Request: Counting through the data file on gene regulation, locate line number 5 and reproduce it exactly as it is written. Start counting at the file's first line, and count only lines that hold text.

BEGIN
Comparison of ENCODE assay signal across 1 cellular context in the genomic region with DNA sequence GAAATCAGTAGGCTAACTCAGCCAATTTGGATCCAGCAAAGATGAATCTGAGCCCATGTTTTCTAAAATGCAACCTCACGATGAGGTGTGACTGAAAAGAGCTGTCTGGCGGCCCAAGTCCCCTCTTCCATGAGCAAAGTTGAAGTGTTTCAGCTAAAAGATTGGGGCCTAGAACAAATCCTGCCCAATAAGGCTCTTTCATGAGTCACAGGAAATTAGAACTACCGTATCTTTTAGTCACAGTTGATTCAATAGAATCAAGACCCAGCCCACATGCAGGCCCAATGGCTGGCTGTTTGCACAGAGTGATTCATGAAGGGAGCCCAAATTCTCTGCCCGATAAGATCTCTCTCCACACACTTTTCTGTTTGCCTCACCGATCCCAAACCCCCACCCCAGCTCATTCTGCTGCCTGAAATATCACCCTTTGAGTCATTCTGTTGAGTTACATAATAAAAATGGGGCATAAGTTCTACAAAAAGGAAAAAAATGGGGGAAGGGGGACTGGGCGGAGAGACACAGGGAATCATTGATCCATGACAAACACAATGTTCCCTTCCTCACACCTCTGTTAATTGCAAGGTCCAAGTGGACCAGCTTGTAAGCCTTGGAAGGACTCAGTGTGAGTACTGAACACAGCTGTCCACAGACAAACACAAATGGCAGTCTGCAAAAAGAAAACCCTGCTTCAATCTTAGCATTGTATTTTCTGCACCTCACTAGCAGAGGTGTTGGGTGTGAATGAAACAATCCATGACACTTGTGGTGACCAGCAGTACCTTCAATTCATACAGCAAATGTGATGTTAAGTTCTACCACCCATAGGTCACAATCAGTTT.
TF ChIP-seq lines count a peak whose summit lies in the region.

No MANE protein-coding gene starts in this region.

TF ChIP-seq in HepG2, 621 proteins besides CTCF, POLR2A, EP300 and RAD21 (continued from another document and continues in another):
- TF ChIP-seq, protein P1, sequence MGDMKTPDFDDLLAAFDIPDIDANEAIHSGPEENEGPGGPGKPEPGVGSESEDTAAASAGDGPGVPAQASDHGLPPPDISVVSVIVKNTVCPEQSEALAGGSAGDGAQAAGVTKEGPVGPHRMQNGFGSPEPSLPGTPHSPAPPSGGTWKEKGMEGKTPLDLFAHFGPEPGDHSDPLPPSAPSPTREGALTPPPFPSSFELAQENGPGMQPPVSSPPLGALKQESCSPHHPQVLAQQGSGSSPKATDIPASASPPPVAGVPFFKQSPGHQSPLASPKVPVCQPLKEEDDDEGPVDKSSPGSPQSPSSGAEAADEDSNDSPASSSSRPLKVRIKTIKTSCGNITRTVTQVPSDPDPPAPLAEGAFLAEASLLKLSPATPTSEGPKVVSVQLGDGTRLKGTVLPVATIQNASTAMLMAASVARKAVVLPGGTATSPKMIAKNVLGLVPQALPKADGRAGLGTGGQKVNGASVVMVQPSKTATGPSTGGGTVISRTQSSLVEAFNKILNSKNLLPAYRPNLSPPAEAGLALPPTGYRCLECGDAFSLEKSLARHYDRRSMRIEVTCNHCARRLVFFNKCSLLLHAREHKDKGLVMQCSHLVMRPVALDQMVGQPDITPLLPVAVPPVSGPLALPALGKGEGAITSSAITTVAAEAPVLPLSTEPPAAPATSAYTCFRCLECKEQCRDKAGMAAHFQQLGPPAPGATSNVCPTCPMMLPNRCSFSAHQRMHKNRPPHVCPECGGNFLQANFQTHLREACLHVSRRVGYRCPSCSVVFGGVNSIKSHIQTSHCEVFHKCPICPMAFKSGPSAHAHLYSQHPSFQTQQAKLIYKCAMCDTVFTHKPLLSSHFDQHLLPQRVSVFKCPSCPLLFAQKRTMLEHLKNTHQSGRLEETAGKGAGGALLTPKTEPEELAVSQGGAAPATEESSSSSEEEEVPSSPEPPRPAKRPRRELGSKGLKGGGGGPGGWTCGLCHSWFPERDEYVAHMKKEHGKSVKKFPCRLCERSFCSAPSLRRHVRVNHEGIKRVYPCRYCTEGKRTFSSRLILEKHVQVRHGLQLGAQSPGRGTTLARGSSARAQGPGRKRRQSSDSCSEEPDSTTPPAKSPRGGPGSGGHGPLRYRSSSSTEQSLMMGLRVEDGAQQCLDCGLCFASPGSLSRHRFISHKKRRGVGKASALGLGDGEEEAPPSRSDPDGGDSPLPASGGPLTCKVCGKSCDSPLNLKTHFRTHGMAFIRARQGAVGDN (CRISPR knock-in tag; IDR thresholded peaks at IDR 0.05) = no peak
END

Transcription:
- TF ChIP-seq, protein P1, sequence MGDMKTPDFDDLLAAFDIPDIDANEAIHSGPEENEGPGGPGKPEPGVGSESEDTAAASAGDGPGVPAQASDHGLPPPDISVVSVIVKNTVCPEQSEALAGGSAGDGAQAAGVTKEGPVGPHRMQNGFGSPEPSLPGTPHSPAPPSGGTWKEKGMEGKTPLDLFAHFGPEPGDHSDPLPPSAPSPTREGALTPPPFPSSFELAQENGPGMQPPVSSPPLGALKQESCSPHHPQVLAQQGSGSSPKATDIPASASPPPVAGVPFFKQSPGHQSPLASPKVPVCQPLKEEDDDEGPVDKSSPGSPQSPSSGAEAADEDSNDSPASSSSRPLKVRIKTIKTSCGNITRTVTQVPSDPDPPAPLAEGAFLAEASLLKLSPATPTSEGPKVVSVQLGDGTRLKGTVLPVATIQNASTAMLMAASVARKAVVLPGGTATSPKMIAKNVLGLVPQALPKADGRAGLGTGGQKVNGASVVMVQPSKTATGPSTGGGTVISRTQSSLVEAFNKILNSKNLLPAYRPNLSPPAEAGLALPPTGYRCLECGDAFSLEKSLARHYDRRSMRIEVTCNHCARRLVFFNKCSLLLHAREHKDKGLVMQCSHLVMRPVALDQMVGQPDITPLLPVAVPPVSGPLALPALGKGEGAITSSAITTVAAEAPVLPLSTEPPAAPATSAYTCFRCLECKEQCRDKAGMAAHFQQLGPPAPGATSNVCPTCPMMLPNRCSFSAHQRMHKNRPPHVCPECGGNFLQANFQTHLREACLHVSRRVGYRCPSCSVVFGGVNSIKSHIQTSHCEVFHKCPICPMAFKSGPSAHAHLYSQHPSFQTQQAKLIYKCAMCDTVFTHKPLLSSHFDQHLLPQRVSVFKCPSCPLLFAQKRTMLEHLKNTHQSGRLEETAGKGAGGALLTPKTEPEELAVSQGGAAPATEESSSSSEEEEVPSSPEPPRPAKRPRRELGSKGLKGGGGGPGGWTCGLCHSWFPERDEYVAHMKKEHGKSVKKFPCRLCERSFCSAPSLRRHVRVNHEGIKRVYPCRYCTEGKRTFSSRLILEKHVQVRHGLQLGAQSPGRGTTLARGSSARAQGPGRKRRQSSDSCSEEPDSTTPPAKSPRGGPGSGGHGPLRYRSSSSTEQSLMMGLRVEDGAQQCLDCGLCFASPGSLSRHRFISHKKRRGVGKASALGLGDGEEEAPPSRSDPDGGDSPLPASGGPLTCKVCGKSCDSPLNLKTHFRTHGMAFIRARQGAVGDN (CRISPR knock-in tag; IDR thresholded peaks at IDR 0.05) = no peak